Adler-O-Meter

Include Asian languages in city communications

"I believe we should expand communications support for as many Asian languages as possible, particularly languages widely used in Austin such as Mandarin, Korean, Hindi, Vietnamese and Bangla."


Sources:

Web page, Steve Adler campaign, "Asian Americans for Steve Adler," Nov. 19, 2014

Updates

Adler slow to move on vow to expand Asian languages in city communications

Steve Adler, saying Austin's Asian-American population is the "fastest growing minority in the city," pledged on the campaign trail in 2014 to support the community in several ways, including beefing up city communications in Asian languages

More recently, Mayor Adler replied to our query about making good on this promise, saying by phone the city had sent out announcements in Vietnamese in advance of the September 2015 Spirit of East Austin community forum, which drew about 450 people to discuss how to overcome the city's east-west divide. By email, city spokesman Bryce Bencivengo confirmed this, also providing a link to the flier.

And why Vietnamese? Adler said the Vietnamese community is one of Austin's largest Asian subpopulations. (We confirmed: The 2010 U.S. Census indicated 7,575 Vietnamese residents of Austin; Asian ethnic groups with larger populations in the city were Indian, with 14,885 people, and Chinese, with 11,525 people.)

In the phone interview, Adler recalled the city making a similar effort to make the Jan. 22, 2015, Austin City Council meeting, held to get feedback on a proposed new committee system, accessible to the Asian population. Bencivengo separately said Chinese translation was available to meeting attendees.

Let's look at what was happening to provide more information in Asian languages before Adler took office in 2015 and the degree to which Adler merits credit for additional steps.

On top of a translation service already set in place for callers to 3-1-1 -- the number citizens can call for non-emergency issues, such as a street pothole or trash not being picked up -- the council in 2013 directed City Manager Marc Ott to deliver a plan for "universal city-wide translation service protocol." While that resolution wasn't specific to Asian languages, the city keeps a list of vendors who could compete for city contracts for Asian language translation and, Bencivengo told us, is building an online bank of translated documents and translations of common terms, such as city department names.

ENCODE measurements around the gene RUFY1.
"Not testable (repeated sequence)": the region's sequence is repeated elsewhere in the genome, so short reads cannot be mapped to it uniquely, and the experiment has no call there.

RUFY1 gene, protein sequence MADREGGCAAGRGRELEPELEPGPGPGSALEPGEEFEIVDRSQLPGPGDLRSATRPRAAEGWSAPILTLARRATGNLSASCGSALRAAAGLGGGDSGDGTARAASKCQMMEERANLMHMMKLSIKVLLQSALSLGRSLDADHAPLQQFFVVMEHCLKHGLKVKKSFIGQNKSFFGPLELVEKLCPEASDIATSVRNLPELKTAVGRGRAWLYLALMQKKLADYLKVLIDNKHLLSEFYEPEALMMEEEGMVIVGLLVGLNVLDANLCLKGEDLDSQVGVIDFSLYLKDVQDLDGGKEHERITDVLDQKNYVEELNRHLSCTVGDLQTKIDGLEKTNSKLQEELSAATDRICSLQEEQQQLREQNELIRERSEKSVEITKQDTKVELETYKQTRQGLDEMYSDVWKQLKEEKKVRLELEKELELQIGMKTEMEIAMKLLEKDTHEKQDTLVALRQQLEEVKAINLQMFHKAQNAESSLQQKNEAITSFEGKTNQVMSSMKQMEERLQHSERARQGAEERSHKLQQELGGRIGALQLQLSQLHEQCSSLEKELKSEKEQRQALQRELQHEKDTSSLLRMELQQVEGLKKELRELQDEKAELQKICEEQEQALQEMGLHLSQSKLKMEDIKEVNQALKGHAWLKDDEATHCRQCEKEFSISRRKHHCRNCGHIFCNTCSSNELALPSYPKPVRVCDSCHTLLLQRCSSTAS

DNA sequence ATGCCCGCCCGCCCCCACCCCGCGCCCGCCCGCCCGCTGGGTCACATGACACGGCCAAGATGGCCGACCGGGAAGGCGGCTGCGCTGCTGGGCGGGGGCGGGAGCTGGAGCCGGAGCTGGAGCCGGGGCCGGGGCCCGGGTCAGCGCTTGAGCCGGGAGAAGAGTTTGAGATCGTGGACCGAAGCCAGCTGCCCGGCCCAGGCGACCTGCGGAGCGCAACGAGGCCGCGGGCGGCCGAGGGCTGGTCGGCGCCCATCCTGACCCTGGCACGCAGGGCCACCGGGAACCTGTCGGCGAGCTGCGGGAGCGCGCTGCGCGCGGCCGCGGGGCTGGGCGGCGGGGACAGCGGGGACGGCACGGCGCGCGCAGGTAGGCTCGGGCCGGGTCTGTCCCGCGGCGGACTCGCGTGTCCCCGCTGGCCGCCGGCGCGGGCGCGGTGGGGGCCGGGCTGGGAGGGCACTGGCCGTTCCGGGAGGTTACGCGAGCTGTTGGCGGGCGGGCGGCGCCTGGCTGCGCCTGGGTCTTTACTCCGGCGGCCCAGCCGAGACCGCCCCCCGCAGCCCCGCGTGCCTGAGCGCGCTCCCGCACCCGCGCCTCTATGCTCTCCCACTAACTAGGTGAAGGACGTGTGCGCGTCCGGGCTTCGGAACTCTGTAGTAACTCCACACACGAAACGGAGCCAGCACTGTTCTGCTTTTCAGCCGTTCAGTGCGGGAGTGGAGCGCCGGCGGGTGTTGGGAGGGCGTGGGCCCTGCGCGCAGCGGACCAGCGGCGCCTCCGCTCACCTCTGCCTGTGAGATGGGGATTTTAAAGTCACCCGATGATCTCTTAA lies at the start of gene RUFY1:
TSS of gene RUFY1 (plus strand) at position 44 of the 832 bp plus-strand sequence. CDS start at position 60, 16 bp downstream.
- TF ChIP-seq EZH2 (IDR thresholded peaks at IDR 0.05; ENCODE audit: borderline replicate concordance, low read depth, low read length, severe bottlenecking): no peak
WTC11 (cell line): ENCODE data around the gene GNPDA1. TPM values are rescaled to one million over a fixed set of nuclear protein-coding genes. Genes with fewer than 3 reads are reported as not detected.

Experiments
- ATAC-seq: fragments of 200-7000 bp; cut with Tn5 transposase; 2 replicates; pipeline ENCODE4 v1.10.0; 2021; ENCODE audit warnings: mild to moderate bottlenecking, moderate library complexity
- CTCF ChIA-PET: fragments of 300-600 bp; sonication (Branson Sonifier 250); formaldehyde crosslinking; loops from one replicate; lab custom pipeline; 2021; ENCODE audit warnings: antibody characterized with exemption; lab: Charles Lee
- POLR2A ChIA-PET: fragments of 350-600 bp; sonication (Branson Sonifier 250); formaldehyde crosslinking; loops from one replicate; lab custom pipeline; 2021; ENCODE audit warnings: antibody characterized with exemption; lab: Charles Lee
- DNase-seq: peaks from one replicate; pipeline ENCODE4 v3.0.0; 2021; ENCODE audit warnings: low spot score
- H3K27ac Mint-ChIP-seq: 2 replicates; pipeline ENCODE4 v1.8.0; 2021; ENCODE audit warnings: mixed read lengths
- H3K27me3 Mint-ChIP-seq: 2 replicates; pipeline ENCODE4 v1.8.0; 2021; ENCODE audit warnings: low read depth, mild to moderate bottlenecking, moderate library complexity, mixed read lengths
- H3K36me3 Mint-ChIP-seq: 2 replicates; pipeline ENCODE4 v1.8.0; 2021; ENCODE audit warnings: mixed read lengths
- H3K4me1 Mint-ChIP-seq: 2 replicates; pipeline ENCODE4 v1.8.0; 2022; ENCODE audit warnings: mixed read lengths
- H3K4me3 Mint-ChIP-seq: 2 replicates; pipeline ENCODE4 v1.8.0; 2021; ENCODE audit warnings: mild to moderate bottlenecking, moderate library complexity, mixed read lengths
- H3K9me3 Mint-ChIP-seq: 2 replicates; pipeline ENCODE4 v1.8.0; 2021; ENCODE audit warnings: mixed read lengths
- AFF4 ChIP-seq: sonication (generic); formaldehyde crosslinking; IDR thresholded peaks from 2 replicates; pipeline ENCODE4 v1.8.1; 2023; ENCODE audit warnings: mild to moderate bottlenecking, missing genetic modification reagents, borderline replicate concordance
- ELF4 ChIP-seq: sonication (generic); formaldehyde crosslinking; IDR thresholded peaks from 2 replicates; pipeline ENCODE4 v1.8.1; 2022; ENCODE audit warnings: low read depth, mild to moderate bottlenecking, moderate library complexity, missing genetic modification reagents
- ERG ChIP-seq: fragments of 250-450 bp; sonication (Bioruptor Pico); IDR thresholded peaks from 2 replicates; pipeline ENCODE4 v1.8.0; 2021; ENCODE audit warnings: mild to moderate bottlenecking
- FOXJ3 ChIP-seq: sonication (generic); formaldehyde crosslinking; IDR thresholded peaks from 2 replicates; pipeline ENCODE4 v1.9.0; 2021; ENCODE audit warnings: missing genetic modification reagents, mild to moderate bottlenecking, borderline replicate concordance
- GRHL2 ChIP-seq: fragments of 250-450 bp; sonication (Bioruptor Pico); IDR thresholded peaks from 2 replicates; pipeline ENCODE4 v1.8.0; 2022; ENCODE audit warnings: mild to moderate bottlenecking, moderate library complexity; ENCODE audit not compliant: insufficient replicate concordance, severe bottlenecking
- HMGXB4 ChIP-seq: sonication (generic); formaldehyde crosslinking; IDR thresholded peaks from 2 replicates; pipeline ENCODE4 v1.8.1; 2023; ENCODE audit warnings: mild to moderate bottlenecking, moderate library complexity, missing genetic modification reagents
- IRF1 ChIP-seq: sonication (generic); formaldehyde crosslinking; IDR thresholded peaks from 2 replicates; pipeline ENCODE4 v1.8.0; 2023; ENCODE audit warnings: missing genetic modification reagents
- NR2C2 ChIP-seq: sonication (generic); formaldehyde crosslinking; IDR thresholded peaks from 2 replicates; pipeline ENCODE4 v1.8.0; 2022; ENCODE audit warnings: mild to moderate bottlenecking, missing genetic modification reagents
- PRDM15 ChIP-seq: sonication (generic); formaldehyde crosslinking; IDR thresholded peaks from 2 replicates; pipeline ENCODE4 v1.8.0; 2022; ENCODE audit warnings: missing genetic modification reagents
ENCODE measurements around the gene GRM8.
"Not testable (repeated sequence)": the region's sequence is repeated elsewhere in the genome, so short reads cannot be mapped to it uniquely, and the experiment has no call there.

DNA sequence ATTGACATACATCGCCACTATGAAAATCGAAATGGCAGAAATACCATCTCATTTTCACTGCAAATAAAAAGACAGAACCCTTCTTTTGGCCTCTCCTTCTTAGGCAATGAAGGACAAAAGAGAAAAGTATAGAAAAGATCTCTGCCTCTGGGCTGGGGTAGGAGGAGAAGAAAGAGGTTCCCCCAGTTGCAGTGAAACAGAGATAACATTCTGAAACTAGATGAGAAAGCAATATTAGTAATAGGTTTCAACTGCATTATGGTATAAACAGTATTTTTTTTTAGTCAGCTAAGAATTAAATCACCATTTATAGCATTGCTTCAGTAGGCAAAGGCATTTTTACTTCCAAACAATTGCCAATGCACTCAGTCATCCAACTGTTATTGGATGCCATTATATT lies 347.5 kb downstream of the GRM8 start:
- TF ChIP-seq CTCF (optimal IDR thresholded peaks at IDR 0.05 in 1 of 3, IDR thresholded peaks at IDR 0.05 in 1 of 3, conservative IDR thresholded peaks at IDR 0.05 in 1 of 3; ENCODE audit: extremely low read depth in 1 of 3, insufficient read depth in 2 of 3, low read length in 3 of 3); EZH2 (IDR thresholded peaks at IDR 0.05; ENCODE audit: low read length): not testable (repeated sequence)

In 2014, the city purchased "translation headsets" for meetings and events, Bencivengo said. If someone wants to attend a meeting or event, he or she can call the city ahead of time, and the city will make the headset and a translator available, he said.

And in January 2015 (the month Adler was sworn in), Bencivengo told us, the city created a database of translators for some Asian languages -- Mandarin, Japanese, Vietnamese, Thai, Korean, Hindi, Urdu, Pashto, Arabic and Farsi -- who can volunteer to do document and in-person translation for the city.

Next, we wondered how much credit to give Adler for Asian-language actions on his watch such as the translator database, the Chinese translation at the January 2015 council meeting and the Vietnamese flier for the Spirit of East Austin event.

To our inquiry, Bencivengo said none of those initiatives played out at the urging of the mayor or council.

Adler spokesman Jason Stanford told us by phone that the  mayor's office had stressed the importance of Asian outreach to city staff before two events. Then again, Stanford said, "we assume they would have gotten there without us. We are certainly not trying to say city staff is insensitive."

Beyond City Hall, an Asian community leader credited Adler with striving to understand Asian cultures and attending events hosted by Asian ethnic groups. But Schiller Liao, president of the Network of Asian American Organizations in Austin, said he couldn't think of anything the mayor had specifically done to expand city communications in Asian languages.

Liao further said he'd like to see more city documents, such as each notification the city is bidding out a construction project, translated into Asian languages.

Adler, for his part, said he didn't have specific plans to expand city communications in Asian languages beyond what had already occurred, though he also said he wants it to be "top of mind" for the city and to "take advantage of opportunities as they become available."

All told, it looks to us like movement on this front was underway before Adler took office. Past that, we don't see strong signs of  Adler prioritizing movement.

We're marking this previously unrated Adler promise STALLED.


Stalled — There is no movement on the promise, perhaps because of limitations on money, opposition from lawmakers or a shift in priorities.

Sources:

Web page, "Asian Americans for Steve Adler," Adler for Mayor campaign (accessed March 4, 2016)

Phone interview, Austin Mayor Steve Adler, Dec. 30, 2015

Emails, Bryce Bencivengo, senior public information specialist, City of Austin, Feb. 9 to March 7, 2016

Phone interview, Jason Stanford, communications director, Mayor Steve Adler's office, March 10, 2016

Phone interview, Schiller Liao, president, Network of Asian American Organizations, March 7, 2016

Web document, Austin City Council Resolution No. 20131017-038, Oct. 17, 2013 (accessed March 16, 2016)